It’s been an ongoing debate in Louisiana that the state will benefit from reforming its system of juvenile justice. Last year, the state opted to have 17-year-olds arrested for nonviolent crimes viewed as juveniles in Louisiana’s criminal justice system.
Known as the Raise the Age Louisiana Act, it was part of a package of juvenile justice reforms, and the main goal was to keep 17-year-olds safer while they’re incarcerated so they’re in a population of their peers rather than adults. The law was also intended to ensure they don’t leave the system with a permanent criminal record that hurts their ability to find a job or go back to school.
It was also a recognition on the state’s part that there are significant differences between Louisiana’s Juvenile Justice System, and the one for adults. Understanding those differences can provide a clearer view of why the state wants to make these changes.
How are Juveniles Tried for Crimes in Louisiana?
One of the similarities between how juveniles are tried in Louisiana compared to adults is the rights they’re given. Whether you’re under 18 or much older, defendants have the same constitutional rights. That includes the right to:
- Be represented in court by legal counsel
- Due process
- And the right of appeal your verdict
The state also has to prove that a defendant was guilty of the charge beyond a reasonable doubt, regardless of their age.
However, there are significant differences as well.
All juveniles court proceedings are done in secret to protect the underage defendant, and in a sense, the juvenile court also acts as a parent for the juvenile. Records from these proceedings are sealed forever, and can only be unsealed under very specific circumstances. The public, prospective employers and even private investigators generally do not have access to those records.
A limited number of people are allowed inside the courtroom during a case involving a juvenile. Besides the defendant, that includes:
- The child’s parents
- The child’s legal counsel
- The prosecutor or district attorney
- Court officers who conduct the trial
- Witnesses called by both parties
Why are Juvenile Cases Kept Confidential?
Part of the state’s goal through its juvenile justice system is to rehabilitate teens. Rehabilitation is a far bigger goal, in fact, than punishment.
Cases heard in juvenile court tend to fall into two categories, Delinquency and Families in Need of Services. A delinquent act would be anything that’s also considered a crime for an adult. If it’s an act that an adult would not be charged with — such as being a runaway, underage drinking or truancy from school — those would be FINS cases.
For delinquency cases, the juvenile court has jurisdiction over children from ages 10 through 16, and now 17 years old for offenses that are non-violent. Juveniles ages 9 or younger accused of a delinquent act are treated as FINS cases.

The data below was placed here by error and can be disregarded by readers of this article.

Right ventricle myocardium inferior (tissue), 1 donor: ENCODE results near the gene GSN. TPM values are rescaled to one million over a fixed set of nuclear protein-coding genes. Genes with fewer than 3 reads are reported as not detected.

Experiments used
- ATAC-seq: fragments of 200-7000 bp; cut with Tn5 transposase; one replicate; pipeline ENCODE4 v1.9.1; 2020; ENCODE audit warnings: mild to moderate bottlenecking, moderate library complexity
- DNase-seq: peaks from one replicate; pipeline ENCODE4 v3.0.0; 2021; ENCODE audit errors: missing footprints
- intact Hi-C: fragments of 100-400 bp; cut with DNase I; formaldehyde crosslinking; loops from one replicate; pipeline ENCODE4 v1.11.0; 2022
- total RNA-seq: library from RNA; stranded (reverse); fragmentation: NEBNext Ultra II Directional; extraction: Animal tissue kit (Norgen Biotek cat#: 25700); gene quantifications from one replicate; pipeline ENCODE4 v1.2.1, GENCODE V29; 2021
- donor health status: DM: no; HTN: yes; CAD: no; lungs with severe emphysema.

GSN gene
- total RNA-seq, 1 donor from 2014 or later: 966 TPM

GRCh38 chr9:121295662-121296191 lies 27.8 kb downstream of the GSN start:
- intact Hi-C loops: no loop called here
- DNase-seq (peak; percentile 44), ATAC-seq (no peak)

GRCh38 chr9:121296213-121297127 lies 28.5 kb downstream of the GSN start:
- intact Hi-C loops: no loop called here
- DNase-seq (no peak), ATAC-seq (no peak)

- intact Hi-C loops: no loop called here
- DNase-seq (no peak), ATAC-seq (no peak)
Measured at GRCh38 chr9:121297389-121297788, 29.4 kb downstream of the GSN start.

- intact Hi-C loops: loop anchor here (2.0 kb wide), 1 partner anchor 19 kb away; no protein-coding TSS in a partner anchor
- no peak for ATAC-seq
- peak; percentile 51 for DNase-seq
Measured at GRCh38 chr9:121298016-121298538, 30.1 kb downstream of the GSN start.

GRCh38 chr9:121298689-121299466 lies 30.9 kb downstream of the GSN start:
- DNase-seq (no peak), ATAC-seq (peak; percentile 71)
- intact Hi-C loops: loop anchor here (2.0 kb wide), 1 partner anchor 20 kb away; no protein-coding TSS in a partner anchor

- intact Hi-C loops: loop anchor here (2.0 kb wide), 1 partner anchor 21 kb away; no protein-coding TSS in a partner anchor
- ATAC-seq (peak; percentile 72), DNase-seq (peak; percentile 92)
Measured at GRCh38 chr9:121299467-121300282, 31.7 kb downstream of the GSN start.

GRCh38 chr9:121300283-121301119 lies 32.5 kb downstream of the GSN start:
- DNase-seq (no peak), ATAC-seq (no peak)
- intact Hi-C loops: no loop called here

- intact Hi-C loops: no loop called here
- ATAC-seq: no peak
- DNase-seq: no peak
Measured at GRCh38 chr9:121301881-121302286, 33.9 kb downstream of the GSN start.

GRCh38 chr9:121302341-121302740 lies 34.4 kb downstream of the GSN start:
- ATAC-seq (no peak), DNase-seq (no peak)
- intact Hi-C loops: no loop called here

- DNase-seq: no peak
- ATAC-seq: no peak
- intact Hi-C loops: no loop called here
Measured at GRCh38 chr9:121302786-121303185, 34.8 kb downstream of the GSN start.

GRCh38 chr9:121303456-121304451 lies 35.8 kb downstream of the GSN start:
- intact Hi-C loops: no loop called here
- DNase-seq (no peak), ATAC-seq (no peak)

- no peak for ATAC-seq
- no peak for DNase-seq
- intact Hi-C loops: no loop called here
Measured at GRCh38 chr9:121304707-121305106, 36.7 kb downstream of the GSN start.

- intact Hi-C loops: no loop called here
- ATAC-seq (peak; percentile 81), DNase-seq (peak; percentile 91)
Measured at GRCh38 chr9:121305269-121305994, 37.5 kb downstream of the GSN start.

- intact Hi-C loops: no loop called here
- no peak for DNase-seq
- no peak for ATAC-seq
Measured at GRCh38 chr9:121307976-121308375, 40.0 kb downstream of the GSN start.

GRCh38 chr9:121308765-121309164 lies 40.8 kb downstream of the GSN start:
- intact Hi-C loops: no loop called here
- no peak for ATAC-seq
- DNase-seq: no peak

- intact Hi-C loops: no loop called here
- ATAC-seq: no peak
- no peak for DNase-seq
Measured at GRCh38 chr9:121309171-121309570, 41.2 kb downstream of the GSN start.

There are instances when a juvenile accused of a crime of violence can be tried as an adult and transferred to the adult criminal court. Certain criteria must be met, though. If the defendant is 14, the juvenile court judge will decide if the juvenile should be tried as an adult. If the defendant is 15 or 16, they would need to be indicted by a grand jury.
Why is Louisiana Re-Examining Its Juvenile System?
Louisiana has been working to reform a system that was viewed as being too harsh on teens, and try to find ways to put more of the focus on rehabilitation. Raise the Age law was a part of that, to no longer automatically arrest, detain and prosecute 17-year-olds as adults if their offenses weren’t violent. By taking teens out of a much harsher adult system, advocates for children’s rights believe these changes will be better for both the kids and the communities.
A 2006 study indicated that 73% of children in Louisiana’s juvenile prisons suffer from some form of mental illness, while national estimates indicate that up to 70% of children in juvenile facilities have a learning disability. It’s believed that children diverted away from the adult system are less likely to recidivate and reenter the system. For many advocates of change, keeping as many teens out of the adult system is a way to keep them from never leaving the system once they become adults.
Find a Reliable Juvenile Defense Lawyer in Louisiana
In Louisiana, The John D. & Eric G. Johnson Law Firm is a recognized source of legal representation for juveniles who have been arrested. We have more than 25 years of experience winning cases for ordinary citizens in situations just like yours. Our lawyers are members of the Louisiana Bar Association and the National Association of Criminal Defense Lawyers. Eric Johnson is a problem solver with a successful track record. He has served clients facing all kinds of criminal charges throughout Louisiana, and is ready to help solve your problems, too.
To schedule a free consultation call 318-377-155 or contact us online today.